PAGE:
BEIJING (Reuters) - China needs investment to bolster flagging economic growth but spending must be adjusted to avoid waste, state-run Xinhua said on Tuesday, citing comments from a parliamentary meeting that signaled Beijing’s intent to raise spending to lift activity.
The meeting of lawmakers who oversee economic issues was quoted as reaching the conclusion that China’s economic recovery is not solid, and that Beijing needs to keep fiscal policy active, and monetary policy prudent, to support activity.
The comments shed light on how China’s cabinet will set economic policy for the second half of 2012 when it meets as early as Wednesday.
Economists largely expect Beijing to stick to its rhetoric of promising to “fine-tune” policy to lift growth, but would be looking for details of any industries that stand to benefit from increased state investment.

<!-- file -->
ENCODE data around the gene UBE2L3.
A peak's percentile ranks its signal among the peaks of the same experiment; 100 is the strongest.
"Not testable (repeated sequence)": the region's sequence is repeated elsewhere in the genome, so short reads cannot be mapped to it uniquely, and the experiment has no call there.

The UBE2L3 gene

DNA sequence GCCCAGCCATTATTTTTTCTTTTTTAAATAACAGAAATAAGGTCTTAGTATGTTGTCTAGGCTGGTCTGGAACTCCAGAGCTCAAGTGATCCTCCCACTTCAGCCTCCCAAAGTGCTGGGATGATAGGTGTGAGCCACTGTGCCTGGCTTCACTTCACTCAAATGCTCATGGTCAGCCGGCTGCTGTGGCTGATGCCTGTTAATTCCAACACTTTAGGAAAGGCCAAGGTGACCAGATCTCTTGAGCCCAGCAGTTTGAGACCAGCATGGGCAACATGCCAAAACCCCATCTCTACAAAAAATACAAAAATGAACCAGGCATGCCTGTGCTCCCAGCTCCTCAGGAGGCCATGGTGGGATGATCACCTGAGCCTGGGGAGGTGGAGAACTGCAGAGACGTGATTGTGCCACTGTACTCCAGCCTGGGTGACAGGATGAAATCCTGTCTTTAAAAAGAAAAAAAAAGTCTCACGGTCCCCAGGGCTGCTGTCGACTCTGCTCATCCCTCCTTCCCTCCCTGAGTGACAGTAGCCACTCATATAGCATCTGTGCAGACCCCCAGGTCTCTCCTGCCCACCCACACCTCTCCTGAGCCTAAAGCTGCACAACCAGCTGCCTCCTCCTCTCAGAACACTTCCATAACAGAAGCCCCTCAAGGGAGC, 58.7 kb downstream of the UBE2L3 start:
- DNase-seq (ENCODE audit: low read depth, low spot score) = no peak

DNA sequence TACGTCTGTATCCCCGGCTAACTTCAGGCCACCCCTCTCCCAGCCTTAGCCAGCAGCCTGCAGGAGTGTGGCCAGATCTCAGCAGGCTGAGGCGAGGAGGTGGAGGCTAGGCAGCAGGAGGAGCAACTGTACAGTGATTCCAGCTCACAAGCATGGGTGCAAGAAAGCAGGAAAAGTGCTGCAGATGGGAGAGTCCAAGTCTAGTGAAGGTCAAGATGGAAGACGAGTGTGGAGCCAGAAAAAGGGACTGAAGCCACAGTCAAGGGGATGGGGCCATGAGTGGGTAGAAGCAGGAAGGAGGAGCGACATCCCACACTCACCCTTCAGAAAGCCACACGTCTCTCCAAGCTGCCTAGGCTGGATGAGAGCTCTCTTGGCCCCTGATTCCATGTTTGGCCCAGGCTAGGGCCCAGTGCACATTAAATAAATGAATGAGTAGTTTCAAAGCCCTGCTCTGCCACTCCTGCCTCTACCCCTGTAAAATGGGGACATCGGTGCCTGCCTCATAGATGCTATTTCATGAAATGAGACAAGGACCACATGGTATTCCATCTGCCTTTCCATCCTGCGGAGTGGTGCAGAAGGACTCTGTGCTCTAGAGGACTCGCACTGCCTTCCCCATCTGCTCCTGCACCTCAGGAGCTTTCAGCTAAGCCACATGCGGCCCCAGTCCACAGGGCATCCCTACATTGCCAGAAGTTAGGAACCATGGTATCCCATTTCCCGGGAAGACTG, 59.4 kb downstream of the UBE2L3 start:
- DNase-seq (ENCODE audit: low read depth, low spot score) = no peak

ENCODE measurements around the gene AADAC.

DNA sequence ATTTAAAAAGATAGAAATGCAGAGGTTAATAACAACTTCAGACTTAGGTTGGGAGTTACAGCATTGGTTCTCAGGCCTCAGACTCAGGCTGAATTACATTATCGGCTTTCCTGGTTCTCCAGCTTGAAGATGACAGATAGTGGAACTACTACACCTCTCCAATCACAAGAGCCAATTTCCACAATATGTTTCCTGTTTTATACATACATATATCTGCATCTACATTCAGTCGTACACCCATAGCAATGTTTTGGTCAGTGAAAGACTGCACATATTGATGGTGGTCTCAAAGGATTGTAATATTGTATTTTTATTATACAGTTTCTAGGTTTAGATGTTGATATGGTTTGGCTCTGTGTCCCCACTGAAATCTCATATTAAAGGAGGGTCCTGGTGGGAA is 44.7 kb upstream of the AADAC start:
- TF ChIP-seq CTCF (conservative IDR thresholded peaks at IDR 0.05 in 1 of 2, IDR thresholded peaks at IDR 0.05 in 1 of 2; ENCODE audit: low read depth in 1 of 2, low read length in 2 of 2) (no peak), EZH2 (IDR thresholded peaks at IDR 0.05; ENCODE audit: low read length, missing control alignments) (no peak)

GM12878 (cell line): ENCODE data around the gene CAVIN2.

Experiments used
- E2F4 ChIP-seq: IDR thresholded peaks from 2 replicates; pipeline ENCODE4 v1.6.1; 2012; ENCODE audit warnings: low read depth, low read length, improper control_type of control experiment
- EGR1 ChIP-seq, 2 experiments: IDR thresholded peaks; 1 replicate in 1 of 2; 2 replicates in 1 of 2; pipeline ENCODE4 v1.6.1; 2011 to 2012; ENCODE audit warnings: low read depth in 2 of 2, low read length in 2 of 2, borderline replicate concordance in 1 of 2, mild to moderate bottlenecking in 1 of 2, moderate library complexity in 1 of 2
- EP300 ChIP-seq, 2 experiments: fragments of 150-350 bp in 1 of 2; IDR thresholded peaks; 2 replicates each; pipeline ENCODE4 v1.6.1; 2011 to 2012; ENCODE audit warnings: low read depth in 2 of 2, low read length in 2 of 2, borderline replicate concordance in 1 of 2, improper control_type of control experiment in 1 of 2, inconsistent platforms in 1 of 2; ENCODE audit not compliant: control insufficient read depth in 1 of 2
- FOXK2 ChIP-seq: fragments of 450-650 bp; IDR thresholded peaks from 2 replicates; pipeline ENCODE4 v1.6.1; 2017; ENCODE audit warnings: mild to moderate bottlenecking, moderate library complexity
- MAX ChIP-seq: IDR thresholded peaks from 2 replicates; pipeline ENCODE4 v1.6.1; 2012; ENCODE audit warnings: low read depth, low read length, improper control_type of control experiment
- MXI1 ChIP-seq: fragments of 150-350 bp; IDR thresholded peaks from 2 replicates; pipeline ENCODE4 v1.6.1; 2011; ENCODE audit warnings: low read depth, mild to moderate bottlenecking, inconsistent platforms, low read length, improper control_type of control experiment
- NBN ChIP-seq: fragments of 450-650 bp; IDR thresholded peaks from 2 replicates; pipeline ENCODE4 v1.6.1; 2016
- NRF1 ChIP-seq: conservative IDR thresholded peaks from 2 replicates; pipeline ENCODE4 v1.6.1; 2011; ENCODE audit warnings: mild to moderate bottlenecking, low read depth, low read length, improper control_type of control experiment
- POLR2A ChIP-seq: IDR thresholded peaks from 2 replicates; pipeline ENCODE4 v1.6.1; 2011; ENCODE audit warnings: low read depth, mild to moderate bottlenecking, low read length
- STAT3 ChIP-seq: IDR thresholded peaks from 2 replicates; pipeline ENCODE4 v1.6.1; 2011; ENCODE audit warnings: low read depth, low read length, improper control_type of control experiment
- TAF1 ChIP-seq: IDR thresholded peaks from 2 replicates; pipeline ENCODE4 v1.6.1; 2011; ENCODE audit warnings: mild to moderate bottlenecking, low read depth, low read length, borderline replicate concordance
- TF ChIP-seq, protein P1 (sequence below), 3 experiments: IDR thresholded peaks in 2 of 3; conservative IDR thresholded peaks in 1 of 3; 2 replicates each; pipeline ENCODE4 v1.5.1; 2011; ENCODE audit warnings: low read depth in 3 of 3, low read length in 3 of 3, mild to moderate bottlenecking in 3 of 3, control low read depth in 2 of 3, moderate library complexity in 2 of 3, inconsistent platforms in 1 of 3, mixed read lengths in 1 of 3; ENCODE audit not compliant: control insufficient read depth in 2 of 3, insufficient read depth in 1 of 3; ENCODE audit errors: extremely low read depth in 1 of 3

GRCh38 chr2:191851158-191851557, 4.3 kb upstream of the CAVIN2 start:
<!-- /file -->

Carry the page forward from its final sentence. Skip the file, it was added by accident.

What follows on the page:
“Stabilization of the economy cannot get away from investment. But we must prudently control its scale and direction,” the state-run news agency cited the lawmakers as saying.
“We need to ...avoid blind investment that aggravate the problem of industrial over-capacity and fuel fiscal risks.”
That Beijing is once more relying on big state investments to drive China into an economic recovery worries some analysts who fear a repeat of 2008/09, when unrestrained government spending left a pile of bad debt estimated at between 2-3 trillion yuan ($313.5-$470.3 billion).
But economists also say it is no surprise China is counting on the quick, short-term fix of an investment boost to lift growth. Its economy is experiencing its sharpest slowdown in three years, growing just 7.6 percent in April-June from a year ago.
In a sign that some officials are in favor of Beijing relaxing its restrictions on the property market, Xinhua quoted Tuesday’s meeting as recommending China to allow the property sector to get more financing.
“We should improve the financial policy for the property market and broaden its financing channels,” it said.
Chinese property developers have struggled with a financing shortage for over two years after Beijing barred them from raising funds through domestic stock market listings and bond sales, while ordering banks to cut lending to the sector.
($1 = 6.3787 Chinese yuan)
Reporting by Langi Chiang, Shao Xiaoyi and Koh Gui Qing; Editing by Edmund Klamann, John Stonestreet